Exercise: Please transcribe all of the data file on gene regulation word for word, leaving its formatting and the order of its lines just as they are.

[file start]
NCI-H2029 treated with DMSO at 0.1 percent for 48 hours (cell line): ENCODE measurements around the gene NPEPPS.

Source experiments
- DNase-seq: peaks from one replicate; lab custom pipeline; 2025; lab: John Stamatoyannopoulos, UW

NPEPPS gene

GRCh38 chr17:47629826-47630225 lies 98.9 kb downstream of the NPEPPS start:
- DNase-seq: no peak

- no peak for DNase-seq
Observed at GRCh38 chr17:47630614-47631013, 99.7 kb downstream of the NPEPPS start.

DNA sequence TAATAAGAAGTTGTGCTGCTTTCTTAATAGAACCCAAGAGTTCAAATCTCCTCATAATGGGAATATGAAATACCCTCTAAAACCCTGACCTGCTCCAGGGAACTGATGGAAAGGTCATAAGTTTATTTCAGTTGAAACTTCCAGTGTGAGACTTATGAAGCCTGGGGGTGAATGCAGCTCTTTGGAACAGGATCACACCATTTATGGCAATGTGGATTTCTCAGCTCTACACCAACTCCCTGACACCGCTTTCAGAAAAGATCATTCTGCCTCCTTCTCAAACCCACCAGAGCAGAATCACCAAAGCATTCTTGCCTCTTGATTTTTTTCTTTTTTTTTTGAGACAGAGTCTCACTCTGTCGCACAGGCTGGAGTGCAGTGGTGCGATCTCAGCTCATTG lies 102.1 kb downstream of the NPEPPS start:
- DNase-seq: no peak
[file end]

NCI-H2029 treated with DMSO at 0.1 percent for 48 hours (cell line): ENCODE measurements around the gene NPEPPS.

Source experiments
- DNase-seq: peaks from one replicate; lab custom pipeline; 2025; lab: John Stamatoyannopoulos, UW

NPEPPS gene

GRCh38 chr17:47629826-47630225 lies 98.9 kb downstream of the NPEPPS start:
- DNase-seq: no peak

- no peak for DNase-seq
Observed at GRCh38 chr17:47630614-47631013, 99.7 kb downstream of the NPEPPS start.

DNA sequence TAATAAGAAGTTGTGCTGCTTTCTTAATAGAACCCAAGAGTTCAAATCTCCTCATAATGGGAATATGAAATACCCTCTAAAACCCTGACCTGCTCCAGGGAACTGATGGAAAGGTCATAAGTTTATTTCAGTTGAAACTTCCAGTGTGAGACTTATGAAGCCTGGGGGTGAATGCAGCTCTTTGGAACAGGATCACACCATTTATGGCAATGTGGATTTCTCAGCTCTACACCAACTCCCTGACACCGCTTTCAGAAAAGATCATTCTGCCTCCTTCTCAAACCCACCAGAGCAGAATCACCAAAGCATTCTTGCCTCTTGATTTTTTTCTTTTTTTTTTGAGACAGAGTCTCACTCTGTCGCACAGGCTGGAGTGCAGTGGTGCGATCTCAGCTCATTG lies 102.1 kb downstream of the NPEPPS start:
- DNase-seq: no peak